It's embarrassing to think back on, really.  The guy invested a lot of time in me and my not-so-hot novels.  His "character voices" for my bad dialogue made me belly laugh.  As in, doubled over in pain because I couldn't stop laughing.  (He still quotes them.  It never goes away.)  Yet I gave him such a hard time if he started questioning me.

Then I grew up.

I learned that, if somebody doesn't understand something in your story, it's because you didn't write it clearly.  Or because your logic is flawed.  Or because you didn't take the time to flesh out your world properly.


Everybody has to start somewhere, right?  So we can give ourselves a little grace when we look back on our "formative years" (such a stuffy term).  In the beginning, our stories feel bigger than life--as in, LOOK WHAT I JUST DID! I WROTE A NOVEL!  IT'S THE BEST THING EVER!  Because we haven't learned how to build a world, much of our story exists in our head, and we assume that anyone who reads it will also "see" what we do.  Except, they don't.  And if they try to tell us?  Well, we might get upset.


Problems arise when we stay in that place--when time passes, we write another novel or two, and we're still not really listening to anyone who dares to question anything we've written.

Mind you, this doesn't always come off in the form of an argument.  Sometimes it doesn't even sound angry.

It might sound like, "Oh, well, you really can't see where her character arc is going yet, and right now she's in denial, so that's why that dialogue sounds so awkward."

Um, no.  The dialogue sounds awkward because you wrote it that way.  Awkwardly.

Or, "Nobody understands how the magic works yet, so it's confusing.  It's supposed to be."

No again.  It's okay if your characters are confused, but if your readers are confused, IT'S YOUR FAULT.

Or how about, "I'm leaving this in because it's funny!  Probably you just didn't get the joke."

Well, that might be true.  But it's more likely that I didn't laugh because it actually wasn't funny.  Mind you, the situation or comment or whatever it is that you think should produce laughter might actually be funny IF YOU WRITE IT WELL.  If you're just learning your craft, there's a high likelihood that something isn't funny just because you think it is.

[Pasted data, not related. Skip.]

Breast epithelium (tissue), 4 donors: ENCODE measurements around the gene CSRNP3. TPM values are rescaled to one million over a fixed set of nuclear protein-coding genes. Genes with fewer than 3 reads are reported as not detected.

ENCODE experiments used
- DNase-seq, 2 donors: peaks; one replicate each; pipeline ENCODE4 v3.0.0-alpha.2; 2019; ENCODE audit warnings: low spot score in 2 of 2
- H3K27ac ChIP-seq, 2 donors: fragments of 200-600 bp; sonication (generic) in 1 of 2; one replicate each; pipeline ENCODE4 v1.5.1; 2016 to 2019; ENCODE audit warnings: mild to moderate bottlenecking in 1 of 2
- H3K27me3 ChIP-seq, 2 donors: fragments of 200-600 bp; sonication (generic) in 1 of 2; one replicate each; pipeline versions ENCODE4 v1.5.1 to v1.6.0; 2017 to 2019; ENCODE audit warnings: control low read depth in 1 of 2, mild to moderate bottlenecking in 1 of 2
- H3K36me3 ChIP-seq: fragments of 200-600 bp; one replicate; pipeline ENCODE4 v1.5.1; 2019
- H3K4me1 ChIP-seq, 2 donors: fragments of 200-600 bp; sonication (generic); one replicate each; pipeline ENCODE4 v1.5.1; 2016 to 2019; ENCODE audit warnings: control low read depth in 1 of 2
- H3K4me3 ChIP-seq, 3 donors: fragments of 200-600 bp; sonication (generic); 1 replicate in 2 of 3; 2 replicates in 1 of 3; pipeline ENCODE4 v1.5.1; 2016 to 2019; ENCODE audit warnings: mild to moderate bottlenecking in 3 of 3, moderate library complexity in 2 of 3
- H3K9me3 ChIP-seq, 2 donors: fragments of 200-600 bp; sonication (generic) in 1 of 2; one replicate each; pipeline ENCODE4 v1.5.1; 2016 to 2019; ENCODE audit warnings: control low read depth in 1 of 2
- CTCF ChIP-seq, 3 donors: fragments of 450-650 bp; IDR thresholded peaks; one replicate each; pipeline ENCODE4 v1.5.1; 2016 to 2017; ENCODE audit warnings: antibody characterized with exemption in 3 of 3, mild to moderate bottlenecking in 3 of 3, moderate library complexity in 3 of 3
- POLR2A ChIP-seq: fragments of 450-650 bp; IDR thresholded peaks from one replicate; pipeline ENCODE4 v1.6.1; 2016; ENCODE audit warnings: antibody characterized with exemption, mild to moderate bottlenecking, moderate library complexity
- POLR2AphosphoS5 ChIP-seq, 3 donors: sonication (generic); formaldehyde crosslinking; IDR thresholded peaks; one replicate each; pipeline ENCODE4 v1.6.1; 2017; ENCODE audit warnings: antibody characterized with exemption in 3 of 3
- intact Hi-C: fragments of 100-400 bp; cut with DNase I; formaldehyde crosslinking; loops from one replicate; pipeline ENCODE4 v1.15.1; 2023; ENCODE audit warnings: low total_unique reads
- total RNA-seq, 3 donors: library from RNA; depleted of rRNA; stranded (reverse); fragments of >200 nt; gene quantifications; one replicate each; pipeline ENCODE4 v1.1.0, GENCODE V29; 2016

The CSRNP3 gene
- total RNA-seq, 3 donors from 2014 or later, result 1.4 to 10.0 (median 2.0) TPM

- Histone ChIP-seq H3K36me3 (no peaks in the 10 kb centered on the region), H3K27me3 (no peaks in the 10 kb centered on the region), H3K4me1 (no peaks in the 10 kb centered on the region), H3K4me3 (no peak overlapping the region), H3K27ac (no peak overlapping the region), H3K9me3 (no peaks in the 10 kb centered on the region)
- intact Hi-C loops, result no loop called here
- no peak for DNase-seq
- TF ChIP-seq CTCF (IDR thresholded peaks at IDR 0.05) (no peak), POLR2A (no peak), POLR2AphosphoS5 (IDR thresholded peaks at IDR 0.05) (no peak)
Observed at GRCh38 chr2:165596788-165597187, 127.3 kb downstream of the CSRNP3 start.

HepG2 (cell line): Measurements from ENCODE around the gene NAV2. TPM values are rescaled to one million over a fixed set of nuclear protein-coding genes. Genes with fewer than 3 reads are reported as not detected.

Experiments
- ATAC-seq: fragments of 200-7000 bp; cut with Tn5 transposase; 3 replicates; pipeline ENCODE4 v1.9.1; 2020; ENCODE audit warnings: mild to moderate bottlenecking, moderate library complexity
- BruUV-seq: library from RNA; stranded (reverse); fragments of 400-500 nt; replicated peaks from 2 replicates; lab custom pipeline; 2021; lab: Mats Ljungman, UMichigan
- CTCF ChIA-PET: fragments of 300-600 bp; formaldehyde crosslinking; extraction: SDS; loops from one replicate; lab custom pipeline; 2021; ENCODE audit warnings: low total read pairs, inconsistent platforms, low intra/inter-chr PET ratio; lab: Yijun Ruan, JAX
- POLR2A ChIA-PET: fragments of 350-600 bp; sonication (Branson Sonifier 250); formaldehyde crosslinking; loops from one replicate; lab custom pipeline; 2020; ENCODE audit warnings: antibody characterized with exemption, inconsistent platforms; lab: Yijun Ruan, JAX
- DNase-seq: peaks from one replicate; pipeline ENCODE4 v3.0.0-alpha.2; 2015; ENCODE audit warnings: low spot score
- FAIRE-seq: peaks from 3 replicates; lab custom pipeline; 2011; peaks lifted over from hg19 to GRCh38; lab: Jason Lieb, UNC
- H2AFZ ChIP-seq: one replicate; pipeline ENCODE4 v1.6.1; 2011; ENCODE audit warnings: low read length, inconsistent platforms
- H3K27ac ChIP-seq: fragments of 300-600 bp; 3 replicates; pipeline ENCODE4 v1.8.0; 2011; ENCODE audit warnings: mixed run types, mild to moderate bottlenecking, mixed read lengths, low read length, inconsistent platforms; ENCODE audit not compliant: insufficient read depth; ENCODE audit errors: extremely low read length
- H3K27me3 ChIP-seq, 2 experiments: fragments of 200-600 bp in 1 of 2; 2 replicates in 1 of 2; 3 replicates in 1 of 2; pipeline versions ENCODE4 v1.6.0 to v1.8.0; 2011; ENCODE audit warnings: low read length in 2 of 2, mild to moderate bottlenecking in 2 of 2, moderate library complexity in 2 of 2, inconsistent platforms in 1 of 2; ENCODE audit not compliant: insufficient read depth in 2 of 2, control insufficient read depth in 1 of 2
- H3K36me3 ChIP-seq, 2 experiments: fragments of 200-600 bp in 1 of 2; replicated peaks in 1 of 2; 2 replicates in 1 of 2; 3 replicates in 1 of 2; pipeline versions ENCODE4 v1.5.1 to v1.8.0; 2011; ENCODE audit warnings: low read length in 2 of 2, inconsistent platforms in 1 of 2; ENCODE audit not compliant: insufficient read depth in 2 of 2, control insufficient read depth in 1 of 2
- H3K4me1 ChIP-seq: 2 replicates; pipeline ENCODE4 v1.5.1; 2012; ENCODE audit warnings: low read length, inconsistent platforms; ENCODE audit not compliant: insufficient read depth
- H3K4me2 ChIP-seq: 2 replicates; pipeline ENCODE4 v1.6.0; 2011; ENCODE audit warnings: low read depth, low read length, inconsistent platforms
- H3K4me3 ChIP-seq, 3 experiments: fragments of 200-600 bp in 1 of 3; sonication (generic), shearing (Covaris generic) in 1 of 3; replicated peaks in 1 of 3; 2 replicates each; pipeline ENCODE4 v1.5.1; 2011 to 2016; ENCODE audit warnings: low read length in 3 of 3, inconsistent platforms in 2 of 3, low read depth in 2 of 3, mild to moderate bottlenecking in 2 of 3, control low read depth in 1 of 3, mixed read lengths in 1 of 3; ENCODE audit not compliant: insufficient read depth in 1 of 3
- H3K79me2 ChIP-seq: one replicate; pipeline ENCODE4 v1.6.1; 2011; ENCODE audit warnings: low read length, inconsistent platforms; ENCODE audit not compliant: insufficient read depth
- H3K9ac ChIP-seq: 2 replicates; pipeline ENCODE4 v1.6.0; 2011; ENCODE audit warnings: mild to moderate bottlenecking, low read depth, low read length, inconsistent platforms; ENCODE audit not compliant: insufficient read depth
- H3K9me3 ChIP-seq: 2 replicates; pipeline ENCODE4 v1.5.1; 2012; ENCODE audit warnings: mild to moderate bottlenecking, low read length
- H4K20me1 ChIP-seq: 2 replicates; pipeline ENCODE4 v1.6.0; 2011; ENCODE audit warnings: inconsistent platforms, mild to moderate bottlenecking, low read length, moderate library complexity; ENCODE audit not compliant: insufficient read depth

And even if you're a more seasoned writer, there are still going to be times when things just don't gel.  They're confusing.  Or unbelievable.  Or just...not good.  At this point, if you're still trying to justify things instead of taking constructive criticism, YOU WILL NEVER GROW AS A WRITER.

Not ever.

Why am I saying all this today?  Partly it's an outgrowth of my experiences as a freelance editor.  And partly it's because of a wonderful experience I had the other day--an experience I never could have had when I was a fledgling author.

My beloved Jodi Meadows spent two and a half hours Facetiming with me about the first two chapters of my current project. (Okay, full disclaimer: I was a little terrified.  Always before, Jodi simply sent notes, like everyone else.  This time, she wanted to talk.  So of course that must mean EVERYTHING WAS REALLY BAD.)

Aside from the fact that I am overwhelmed by Jodi's kindness (though not surprised), I'm also keenly aware that, a few years ago, I would not have been able to have this kind of conversation with Jodi (or anyone).  I would have been fighting back tears.  I would have been drowning in a sea of "I can't write I can't write I can't write".  It would have been...challenging.  For both of us.

But wow!  Our conversation was so energizing--so helpful--that I came away from it even more inspired and committed to finishing these revisions.  Jodi GOT my story, GOT my characters, GOT my world.  And then she pointed out a thousand things that could be better.  Or more clarified.  Or approached differently.

She asked questions.  She made me think.  She told me what she liked (which is, yanno, important, too).  She affirmed my story while at the same time challenging it to go deeper. Farther.

And and and she pointed out this huge THEME that I didn't even see, and she was absolutely right.  And THAT is probably the most exciting thing of all.  (It was almost like a psychotherapy session for my novel.)

All that to say -- THESE are the dialogues that happen when we finally let go of our stranglehold on our work and put it out there with a completely open heart.  When we say, "SHOW ME ALL THE THINGS" and really mean it.  When we KNOW that it actually does take a village to create a novel.

So, that is my challenge to you this Friday.  Ask yourself, "How tightly am I holding onto my work?  How willing am I to actually take criticism into account?  How open am I to admitting that someone else might see something more clearly than I do?"

When you get to that place, you will begin to soar. And when you soar, all things are possible.

Love and hugs to you all!  Go forth and write, and have a fabulous weekend.

Wednesday, August 26, 2015

On The Block -- MORE INFO!